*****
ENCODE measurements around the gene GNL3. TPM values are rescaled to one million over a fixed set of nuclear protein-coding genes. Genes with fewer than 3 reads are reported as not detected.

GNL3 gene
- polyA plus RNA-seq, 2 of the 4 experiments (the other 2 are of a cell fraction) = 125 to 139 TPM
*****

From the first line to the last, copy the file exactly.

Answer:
ENCODE measurements around the gene GNL3. TPM values are rescaled to one million over a fixed set of nuclear protein-coding genes. Genes with fewer than 3 reads are reported as not detected.

GNL3 gene
- polyA plus RNA-seq, 2 of the 4 experiments (the other 2 are of a cell fraction) = 125 to 139 TPM